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Post pregnancy slow weight/fat loss= Possible thyroid??

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  1. #1
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    Question Post pregnancy slow weight/fat loss= Possible thyroid??






    Well, I usually can find a solution for people in reference to their dietary and training needs to help them meet their goals. But I seem to have run into a sticking point. I’m wondering if the thyroid could be an issue?

    Scenario: Female, 30yr 5'3" 145lbs about 20%bf mother of 1yr old. Classic Endomorph. Carries most of her fat below the waist. She is VERY STRONG!

    Prior to pregnancy: She had been over weight for about 10yrs. Then she got the fitness bug and started training and eating right. She got her BF fairly low. Not sure how low, but she had nice definition in the upper body (nice set of abs) and you could see the split between the quads/hams.

    Pregnancy: She got very heavy, gained about 60lbs to a BW of about 200. She had to stop working out do to sever edema in the legs and feet.

    Post Pregnancy: In January she was about 160lbs BF pretty high. Pants size 14. Then I started helping her out. We have tried every diet and workout you can think of, but the results are coming very slow. Much slower than when she initially started training. We even tried a diet similar to a pre-contest carb cycling diet with only a small initial drop in weight. She is currently the stats listed above and in a size 10.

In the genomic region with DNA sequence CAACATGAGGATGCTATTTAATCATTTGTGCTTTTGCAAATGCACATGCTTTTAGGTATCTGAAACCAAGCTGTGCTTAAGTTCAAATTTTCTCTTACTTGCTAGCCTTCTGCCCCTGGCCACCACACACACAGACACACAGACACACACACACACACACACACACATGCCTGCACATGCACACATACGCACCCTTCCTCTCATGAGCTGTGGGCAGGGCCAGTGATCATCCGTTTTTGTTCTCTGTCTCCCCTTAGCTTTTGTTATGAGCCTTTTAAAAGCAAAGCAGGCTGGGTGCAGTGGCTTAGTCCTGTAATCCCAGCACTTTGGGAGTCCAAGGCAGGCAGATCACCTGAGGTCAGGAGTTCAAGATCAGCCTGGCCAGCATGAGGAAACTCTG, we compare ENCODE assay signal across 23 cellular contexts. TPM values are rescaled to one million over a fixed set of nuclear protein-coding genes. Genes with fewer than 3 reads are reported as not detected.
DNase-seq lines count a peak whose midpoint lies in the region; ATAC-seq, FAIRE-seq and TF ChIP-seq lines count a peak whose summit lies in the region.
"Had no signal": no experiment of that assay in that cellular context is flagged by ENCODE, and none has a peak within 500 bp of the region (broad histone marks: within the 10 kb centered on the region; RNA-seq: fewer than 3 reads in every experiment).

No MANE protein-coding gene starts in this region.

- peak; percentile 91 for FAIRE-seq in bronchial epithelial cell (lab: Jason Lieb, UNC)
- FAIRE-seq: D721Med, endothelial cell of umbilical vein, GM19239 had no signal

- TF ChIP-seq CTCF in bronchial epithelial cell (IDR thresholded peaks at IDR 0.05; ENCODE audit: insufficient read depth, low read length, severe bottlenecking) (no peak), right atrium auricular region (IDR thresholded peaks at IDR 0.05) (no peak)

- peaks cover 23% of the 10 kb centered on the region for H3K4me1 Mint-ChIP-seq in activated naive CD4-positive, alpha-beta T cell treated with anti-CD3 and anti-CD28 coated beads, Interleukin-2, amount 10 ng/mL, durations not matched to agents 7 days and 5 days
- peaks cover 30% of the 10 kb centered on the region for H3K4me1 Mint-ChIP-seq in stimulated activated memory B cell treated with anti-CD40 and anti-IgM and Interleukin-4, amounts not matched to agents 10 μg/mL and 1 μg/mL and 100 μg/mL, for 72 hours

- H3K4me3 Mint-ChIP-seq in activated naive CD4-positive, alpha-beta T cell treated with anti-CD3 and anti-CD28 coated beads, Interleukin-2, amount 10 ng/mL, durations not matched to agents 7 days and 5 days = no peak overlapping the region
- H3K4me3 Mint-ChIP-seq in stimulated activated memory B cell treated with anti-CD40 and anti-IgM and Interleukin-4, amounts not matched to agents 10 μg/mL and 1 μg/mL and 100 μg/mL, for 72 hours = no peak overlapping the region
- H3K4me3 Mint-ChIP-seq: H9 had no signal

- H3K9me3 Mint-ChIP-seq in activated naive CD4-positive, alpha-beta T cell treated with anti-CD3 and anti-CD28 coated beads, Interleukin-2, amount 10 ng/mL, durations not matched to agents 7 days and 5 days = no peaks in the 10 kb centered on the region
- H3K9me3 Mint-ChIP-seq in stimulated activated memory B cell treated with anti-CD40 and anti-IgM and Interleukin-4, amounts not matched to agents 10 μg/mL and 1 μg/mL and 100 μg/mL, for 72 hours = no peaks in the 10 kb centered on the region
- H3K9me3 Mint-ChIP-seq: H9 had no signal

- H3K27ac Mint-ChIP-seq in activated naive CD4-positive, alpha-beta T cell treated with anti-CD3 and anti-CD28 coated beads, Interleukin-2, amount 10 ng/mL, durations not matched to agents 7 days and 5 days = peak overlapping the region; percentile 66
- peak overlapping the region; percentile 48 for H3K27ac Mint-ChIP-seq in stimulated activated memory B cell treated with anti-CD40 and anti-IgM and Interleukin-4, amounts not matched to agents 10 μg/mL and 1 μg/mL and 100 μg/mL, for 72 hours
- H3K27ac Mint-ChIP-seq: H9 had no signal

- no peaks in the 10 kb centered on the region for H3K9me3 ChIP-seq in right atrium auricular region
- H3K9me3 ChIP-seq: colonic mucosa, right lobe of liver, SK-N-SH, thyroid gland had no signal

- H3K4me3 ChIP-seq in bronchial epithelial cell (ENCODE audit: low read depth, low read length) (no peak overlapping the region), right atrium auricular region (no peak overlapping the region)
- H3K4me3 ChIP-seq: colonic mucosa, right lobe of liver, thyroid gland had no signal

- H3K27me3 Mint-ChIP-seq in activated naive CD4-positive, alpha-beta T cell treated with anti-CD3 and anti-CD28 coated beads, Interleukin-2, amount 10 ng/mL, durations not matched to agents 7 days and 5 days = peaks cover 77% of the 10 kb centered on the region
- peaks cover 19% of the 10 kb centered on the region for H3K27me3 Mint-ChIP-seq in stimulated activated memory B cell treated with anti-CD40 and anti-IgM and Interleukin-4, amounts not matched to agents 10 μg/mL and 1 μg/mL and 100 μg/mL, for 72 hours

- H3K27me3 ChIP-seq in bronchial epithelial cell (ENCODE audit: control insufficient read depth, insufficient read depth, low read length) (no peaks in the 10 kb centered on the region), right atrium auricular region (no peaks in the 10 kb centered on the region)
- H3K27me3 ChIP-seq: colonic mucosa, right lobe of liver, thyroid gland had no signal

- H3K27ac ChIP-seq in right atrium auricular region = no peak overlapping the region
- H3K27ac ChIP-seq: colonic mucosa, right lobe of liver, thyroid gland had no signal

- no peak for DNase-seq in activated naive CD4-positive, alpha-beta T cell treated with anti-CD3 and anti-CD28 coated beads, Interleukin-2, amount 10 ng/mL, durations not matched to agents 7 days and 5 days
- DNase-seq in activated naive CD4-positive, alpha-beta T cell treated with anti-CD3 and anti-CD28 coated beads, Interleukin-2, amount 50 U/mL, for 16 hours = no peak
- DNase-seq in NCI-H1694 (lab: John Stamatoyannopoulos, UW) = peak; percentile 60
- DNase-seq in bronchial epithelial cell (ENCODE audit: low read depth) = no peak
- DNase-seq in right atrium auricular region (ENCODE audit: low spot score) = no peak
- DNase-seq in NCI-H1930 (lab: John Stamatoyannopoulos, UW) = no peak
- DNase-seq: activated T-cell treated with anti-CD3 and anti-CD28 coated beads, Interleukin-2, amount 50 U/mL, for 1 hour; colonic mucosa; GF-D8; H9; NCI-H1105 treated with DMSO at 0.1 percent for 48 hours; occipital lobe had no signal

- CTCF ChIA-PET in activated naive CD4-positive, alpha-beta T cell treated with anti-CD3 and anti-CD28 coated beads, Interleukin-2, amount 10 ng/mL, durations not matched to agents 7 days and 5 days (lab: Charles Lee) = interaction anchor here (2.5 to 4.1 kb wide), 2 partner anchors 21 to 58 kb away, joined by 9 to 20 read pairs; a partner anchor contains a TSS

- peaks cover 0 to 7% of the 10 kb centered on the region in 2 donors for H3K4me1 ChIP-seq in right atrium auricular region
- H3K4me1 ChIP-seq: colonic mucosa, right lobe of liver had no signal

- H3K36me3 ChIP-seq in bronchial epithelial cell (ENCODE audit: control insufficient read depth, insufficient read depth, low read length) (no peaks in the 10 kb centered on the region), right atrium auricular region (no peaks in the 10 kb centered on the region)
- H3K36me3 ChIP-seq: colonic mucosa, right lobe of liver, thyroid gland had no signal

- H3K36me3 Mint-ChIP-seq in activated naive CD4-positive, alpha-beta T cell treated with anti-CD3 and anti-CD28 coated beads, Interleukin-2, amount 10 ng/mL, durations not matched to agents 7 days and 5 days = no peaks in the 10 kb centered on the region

She is starting to get discouraged because she has been a size 10 for about 3-4 months now. This girl works very hard and diets hard as well. She wants to be that size 6 again.

    The only thing we have found that works for her although it’s very slow is a diet of about 1200cals (I know its not much) and doing cardio before weight training. The weight training is done with very little rest between sets and moderate to high reps.

    I guess I should add she is weight training 2-3 times per week, upper/lower split immediately after 20min of interval training first thing in the morning. She will "power walk" pushing a baby stroller on every other morning.

    Could it be a thyroid condition or some weird insulin sensitivity issue??????

    Thanks
    Mick
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  2. #2
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    I'm no expert on post-pregnancy hormone changes, but I seem to remember that hormone fluctuations after pregnancy can last for several months. That could have something to do with it. It's too bad she gained so much weight during her pregnancy.

    I'm always a little wary about blaming the thyroid on a plateau in weight loss because it seems to be a trend and too many people are using it as an excuse when (sometimes) they simply aren't putting what they need to into their workouts and dieting.

    Have you tried cycling her diet back up a little bit? During pregnancy she was probably consuming a lot more calories than that and by dipping that low it may have caused an imbalance which is leading to this plateau. Maybe up to at least 1500 but spreading them out quite a bit if she is able (it would be hard with a new baby). I don't think 1200 calories is enough for someone that had a baby six months ago...especially if she is still breastfeeding the infant.

  3. #3